Prosperity That Feels Like Austerity

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The city of San Jose is faring much better these days than it has in recent years. Gallup's latest Job Creation Index, which measures residents' reports of hiring in the 50 largest metro areas, found people in San Jose describing among the most bullish employment scenarios in the nation. No aging industrial city, San Jose already boasts a median annual household income at nearly $77,000 that is well above the national average, and the city is positioned in Silicon Valley to be a part of any robust new economy that emerges.

But residents of San Jose also face an uncertain fiscal future. All around them a local government that is awash in debts it can't pay is shrinking and cutting services. In January, the city's police department, which has reduced its force in recent years by 20 percent, announced that it would stop responding to burglar alarms unless someone can independently confirm a crime is in progress. The city has also cut back on library service and parks maintenance. San Jose budget experts predict deficits potentially as high as $22 million out through 2014. The city's reform-minded mayor, Chuck Reed, has even dared to say that if a major pension reform referendum scheduled for the ballot this November fails, San Jose could face bankruptcy.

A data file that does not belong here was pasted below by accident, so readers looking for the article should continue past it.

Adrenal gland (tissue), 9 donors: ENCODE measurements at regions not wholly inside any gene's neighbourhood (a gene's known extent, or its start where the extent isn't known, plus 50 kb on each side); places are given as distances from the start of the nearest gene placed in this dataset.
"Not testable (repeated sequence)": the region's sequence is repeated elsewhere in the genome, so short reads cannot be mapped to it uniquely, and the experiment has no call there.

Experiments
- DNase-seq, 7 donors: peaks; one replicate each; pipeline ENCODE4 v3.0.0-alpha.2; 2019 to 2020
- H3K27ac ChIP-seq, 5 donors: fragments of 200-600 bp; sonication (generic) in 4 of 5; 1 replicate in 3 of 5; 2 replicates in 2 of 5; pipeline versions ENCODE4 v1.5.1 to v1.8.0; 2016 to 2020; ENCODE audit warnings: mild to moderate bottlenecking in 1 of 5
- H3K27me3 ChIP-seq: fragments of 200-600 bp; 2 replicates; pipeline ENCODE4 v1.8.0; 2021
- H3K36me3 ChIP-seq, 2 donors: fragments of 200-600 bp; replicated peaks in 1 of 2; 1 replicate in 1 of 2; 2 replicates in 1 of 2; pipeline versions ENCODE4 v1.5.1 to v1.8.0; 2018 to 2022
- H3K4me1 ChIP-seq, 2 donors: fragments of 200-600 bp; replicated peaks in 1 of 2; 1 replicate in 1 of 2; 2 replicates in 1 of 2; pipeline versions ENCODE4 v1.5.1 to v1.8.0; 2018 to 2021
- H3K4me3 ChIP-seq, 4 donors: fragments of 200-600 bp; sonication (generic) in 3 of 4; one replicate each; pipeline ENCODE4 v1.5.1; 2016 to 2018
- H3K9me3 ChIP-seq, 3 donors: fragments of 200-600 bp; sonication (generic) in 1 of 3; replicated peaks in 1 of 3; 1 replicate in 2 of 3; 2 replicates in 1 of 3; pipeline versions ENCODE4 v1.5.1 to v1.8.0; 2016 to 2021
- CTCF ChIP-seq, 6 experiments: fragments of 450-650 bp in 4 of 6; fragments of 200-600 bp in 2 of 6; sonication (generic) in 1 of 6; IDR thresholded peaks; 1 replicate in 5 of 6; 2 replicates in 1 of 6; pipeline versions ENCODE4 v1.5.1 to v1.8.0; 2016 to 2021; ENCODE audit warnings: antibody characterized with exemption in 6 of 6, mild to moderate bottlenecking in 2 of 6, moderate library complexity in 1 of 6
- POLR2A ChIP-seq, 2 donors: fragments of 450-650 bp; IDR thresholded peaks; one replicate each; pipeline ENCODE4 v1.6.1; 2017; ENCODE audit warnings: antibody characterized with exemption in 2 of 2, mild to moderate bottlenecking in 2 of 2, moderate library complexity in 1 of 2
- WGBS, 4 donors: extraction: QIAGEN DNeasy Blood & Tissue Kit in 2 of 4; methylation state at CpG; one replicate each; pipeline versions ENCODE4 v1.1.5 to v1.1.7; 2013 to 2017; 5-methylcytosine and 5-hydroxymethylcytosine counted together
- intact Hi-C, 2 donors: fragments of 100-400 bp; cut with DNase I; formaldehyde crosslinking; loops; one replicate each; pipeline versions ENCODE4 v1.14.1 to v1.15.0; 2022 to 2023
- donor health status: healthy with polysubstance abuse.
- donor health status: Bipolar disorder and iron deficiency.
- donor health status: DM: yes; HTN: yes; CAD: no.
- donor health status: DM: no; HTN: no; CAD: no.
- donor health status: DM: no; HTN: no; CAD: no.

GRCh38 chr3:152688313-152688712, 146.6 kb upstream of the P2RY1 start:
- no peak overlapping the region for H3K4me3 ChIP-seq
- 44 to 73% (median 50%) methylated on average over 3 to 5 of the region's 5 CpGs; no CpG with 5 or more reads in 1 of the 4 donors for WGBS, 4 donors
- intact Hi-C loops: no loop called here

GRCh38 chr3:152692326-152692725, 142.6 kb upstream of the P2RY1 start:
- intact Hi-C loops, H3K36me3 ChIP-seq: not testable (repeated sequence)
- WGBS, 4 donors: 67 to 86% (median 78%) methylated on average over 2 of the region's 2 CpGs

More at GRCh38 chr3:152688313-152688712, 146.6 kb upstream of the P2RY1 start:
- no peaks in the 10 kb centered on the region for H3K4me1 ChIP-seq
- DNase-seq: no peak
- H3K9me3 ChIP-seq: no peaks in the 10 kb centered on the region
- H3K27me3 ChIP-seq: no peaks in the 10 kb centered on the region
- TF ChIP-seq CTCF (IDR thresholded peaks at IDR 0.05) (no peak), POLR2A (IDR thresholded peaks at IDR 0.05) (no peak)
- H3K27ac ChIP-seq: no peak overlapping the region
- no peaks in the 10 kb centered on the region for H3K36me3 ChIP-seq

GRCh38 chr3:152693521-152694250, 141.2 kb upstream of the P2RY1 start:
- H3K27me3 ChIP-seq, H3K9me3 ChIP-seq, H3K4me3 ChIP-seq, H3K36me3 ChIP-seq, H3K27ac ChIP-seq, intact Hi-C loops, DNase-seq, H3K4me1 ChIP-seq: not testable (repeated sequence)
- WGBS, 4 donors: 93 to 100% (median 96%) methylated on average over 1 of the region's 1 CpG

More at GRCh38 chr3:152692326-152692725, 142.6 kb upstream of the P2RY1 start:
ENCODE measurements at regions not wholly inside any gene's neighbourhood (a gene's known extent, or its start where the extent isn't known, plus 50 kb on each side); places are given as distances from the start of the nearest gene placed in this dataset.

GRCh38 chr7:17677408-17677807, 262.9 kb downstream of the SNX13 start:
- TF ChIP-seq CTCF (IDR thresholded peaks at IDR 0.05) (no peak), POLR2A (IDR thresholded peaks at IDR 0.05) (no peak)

Across America cities, towns and school districts have faced a harsh fiscal squeeze during this long downturn. Much of the attention has focused on fading former industrial powers like Detroit, which is struggling to avoid bankruptcy, and places that made unwise bets with taxpayer money, like Harrisburg, Pa., and Jefferson County, Ala.

But even prosperous places with a solid economic future face a severe long-term budget crunch thanks to crushing liabilities incurred by politicians who made promises that no one ever seriously figured out how to finance. In San Jose, the annual cost of funding employee pensions has grown from $72 million a decade ago to $245 million today. That amounts to a whopping $48,000 per worker and consumes 21 percent of the city's general fund budget. Had San Joe not reduced its workforce by 2,000 people in the last few years (a 27 percent cutback), those pension costs would be far steeper.